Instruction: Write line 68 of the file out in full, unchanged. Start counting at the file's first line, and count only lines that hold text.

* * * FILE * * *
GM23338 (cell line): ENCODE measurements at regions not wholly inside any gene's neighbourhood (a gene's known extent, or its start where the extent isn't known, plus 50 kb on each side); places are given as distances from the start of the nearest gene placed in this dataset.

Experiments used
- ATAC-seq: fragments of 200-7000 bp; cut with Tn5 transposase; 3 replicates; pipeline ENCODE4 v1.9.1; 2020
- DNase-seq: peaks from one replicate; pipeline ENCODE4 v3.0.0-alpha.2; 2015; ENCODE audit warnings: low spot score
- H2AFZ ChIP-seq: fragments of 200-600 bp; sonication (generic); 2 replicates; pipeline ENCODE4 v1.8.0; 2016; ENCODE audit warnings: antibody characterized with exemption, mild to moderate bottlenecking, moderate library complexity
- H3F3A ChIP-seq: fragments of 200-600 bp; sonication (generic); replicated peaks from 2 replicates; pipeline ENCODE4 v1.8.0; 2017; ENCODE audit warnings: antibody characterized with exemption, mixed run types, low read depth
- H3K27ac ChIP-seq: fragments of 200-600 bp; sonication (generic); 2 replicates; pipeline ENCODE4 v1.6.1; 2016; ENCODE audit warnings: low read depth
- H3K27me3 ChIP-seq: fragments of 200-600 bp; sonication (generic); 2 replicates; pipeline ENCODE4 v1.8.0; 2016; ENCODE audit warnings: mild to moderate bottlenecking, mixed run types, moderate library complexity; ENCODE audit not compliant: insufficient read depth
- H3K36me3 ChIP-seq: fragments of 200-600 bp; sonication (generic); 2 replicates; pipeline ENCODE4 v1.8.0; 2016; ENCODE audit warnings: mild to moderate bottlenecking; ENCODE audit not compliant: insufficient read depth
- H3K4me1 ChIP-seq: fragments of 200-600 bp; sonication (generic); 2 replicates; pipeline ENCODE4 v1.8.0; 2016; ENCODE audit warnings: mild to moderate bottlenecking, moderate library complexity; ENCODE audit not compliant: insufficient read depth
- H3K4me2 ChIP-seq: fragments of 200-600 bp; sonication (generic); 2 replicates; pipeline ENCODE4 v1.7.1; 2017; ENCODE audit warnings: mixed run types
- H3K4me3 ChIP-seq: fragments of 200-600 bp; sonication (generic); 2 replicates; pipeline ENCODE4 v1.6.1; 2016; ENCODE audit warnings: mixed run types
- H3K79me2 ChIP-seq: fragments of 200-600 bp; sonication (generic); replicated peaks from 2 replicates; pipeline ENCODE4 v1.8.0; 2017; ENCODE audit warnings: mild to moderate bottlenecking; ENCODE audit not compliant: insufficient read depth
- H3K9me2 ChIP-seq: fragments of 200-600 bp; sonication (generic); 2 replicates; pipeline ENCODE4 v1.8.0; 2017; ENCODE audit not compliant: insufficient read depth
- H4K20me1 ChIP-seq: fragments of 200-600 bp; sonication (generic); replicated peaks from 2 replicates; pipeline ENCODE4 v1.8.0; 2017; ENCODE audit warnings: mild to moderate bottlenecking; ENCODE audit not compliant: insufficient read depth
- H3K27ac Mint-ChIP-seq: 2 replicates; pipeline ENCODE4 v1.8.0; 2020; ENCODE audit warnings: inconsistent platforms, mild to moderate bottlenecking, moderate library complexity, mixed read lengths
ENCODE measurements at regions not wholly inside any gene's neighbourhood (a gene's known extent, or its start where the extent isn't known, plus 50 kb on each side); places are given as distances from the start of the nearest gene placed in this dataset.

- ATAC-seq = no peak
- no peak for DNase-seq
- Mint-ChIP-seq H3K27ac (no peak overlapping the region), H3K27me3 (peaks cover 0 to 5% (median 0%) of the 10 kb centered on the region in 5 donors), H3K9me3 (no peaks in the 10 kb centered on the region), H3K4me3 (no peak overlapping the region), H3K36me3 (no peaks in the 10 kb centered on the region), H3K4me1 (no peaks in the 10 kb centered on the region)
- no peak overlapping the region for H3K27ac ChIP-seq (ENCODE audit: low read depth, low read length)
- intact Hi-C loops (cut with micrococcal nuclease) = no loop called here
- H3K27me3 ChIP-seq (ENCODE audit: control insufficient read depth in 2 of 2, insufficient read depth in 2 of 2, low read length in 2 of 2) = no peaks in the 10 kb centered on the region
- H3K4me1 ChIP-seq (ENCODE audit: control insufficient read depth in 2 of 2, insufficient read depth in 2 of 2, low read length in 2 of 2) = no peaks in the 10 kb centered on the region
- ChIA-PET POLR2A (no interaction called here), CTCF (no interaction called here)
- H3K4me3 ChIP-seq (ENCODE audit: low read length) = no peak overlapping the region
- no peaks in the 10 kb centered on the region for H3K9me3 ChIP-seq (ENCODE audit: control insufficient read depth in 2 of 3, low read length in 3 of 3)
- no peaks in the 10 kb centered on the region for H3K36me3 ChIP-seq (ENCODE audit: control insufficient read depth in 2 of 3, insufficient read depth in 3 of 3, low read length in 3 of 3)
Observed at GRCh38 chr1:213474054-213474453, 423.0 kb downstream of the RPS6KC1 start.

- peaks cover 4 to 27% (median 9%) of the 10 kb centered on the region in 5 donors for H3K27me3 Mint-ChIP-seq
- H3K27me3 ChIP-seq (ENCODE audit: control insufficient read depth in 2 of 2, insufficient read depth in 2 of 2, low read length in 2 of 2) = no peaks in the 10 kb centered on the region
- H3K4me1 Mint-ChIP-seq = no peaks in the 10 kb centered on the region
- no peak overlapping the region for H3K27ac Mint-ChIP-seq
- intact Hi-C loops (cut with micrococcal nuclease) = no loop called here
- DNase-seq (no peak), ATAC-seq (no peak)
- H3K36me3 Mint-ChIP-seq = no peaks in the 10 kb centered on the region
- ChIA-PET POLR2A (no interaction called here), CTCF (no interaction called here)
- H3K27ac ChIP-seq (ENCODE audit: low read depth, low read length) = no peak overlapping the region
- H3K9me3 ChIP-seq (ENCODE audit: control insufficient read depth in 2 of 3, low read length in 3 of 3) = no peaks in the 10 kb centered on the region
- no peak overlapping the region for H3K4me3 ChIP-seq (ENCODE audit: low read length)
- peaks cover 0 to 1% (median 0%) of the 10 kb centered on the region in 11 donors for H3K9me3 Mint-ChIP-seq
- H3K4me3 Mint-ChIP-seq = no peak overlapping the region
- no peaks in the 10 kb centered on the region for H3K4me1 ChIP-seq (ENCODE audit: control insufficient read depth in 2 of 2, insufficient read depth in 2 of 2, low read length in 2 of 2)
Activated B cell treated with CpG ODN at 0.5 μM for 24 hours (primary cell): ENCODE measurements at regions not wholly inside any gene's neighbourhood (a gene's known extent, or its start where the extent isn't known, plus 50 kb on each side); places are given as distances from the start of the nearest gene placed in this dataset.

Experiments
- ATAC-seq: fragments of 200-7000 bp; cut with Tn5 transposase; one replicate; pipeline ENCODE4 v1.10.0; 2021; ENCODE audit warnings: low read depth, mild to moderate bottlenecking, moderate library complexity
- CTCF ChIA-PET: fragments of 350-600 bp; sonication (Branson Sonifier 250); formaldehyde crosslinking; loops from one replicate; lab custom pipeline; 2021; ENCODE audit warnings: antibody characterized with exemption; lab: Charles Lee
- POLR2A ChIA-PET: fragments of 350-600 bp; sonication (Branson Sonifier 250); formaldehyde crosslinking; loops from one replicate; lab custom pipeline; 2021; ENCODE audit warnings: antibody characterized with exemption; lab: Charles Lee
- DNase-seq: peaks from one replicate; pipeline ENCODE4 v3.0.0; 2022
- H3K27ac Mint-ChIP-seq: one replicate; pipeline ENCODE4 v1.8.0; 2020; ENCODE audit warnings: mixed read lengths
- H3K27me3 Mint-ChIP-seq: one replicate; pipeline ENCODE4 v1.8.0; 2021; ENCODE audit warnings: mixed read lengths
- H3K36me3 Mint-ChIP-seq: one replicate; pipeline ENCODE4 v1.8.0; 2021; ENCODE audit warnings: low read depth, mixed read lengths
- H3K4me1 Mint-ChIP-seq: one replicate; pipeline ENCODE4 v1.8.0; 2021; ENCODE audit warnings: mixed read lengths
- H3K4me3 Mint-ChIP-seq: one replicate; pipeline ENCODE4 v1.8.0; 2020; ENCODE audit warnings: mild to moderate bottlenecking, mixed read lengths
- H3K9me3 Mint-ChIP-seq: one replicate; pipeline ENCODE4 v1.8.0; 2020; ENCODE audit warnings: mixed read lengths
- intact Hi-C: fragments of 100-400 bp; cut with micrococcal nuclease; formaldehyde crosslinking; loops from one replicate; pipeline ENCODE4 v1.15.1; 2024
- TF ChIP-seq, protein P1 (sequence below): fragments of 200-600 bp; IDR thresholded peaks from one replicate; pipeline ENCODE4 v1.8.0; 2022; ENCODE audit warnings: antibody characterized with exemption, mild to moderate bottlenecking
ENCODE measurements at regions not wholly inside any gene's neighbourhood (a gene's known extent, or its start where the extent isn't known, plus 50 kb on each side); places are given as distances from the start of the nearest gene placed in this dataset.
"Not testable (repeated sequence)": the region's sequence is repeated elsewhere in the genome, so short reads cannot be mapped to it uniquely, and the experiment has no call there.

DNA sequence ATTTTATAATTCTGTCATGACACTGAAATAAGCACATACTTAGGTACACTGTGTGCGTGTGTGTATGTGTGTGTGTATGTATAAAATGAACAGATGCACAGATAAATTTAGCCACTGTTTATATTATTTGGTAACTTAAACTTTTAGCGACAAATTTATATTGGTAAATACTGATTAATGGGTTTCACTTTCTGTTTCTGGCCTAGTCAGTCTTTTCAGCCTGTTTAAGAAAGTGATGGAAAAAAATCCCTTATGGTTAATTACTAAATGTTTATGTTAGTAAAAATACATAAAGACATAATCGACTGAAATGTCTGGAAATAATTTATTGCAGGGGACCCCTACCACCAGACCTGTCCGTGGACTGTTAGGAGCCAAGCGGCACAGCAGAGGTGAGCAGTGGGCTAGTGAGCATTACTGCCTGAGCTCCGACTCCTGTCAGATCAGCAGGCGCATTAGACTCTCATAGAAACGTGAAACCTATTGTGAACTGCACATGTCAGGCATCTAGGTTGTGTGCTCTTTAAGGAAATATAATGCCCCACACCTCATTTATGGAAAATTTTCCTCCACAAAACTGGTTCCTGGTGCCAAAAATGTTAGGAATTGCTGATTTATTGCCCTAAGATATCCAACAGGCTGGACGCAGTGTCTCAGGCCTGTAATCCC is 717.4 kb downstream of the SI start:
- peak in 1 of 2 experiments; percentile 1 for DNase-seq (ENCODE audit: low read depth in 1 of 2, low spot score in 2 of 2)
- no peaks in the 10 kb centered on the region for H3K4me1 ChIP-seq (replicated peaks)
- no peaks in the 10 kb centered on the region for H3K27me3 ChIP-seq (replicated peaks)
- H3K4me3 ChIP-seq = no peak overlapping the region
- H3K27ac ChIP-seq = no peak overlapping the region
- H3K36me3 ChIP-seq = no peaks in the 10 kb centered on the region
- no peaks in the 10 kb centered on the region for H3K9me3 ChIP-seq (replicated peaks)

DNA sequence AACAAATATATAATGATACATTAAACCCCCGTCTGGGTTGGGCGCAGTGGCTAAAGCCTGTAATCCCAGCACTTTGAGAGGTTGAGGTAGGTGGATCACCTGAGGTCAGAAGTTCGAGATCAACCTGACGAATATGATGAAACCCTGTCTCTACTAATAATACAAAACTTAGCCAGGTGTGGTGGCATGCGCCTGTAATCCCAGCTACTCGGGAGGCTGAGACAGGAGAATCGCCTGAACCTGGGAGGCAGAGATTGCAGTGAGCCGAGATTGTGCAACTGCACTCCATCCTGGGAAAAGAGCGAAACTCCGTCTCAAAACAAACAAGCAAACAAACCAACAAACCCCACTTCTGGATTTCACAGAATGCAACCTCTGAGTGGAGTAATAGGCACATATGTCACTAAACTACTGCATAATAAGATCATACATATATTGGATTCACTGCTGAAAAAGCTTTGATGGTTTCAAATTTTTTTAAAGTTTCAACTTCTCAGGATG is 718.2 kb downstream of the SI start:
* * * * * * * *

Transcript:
DNA sequence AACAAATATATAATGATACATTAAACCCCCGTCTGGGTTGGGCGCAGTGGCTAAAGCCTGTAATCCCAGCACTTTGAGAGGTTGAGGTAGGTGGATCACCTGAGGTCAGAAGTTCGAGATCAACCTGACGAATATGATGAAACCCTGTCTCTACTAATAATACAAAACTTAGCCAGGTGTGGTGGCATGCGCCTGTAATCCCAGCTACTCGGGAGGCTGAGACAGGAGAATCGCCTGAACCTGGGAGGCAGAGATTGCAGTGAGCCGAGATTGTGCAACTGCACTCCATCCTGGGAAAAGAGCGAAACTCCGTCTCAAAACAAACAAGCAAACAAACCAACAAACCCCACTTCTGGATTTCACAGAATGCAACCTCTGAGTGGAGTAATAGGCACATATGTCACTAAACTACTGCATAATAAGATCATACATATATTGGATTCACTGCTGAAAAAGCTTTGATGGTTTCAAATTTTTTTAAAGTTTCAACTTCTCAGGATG is 718.2 kb downstream of the SI start: